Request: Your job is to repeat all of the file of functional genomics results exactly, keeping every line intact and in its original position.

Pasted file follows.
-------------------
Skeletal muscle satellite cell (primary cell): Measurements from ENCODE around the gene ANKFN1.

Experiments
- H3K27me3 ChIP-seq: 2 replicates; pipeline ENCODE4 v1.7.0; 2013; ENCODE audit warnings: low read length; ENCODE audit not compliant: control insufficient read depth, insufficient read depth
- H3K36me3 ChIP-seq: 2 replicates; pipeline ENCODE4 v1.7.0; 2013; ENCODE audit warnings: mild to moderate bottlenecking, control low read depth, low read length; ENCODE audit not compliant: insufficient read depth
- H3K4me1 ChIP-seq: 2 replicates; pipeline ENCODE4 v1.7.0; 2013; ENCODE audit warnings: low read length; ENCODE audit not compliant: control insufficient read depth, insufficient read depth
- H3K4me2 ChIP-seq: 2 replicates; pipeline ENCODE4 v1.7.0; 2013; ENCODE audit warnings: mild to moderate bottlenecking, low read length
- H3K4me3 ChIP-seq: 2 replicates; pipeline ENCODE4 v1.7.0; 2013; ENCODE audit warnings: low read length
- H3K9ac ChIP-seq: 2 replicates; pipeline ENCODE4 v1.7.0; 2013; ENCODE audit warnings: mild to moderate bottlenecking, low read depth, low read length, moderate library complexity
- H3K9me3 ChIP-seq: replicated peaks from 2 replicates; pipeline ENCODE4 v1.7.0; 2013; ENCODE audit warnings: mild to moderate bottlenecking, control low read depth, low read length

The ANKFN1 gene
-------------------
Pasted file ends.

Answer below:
Skeletal muscle satellite cell (primary cell): Measurements from ENCODE around the gene ANKFN1.

Experiments
- H3K27me3 ChIP-seq: 2 replicates; pipeline ENCODE4 v1.7.0; 2013; ENCODE audit warnings: low read length; ENCODE audit not compliant: control insufficient read depth, insufficient read depth
- H3K36me3 ChIP-seq: 2 replicates; pipeline ENCODE4 v1.7.0; 2013; ENCODE audit warnings: mild to moderate bottlenecking, control low read depth, low read length; ENCODE audit not compliant: insufficient read depth
- H3K4me1 ChIP-seq: 2 replicates; pipeline ENCODE4 v1.7.0; 2013; ENCODE audit warnings: low read length; ENCODE audit not compliant: control insufficient read depth, insufficient read depth
- H3K4me2 ChIP-seq: 2 replicates; pipeline ENCODE4 v1.7.0; 2013; ENCODE audit warnings: mild to moderate bottlenecking, low read length
- H3K4me3 ChIP-seq: 2 replicates; pipeline ENCODE4 v1.7.0; 2013; ENCODE audit warnings: low read length
- H3K9ac ChIP-seq: 2 replicates; pipeline ENCODE4 v1.7.0; 2013; ENCODE audit warnings: mild to moderate bottlenecking, low read depth, low read length, moderate library complexity
- H3K9me3 ChIP-seq: replicated peaks from 2 replicates; pipeline ENCODE4 v1.7.0; 2013; ENCODE audit warnings: mild to moderate bottlenecking, control low read depth, low read length

The ANKFN1 gene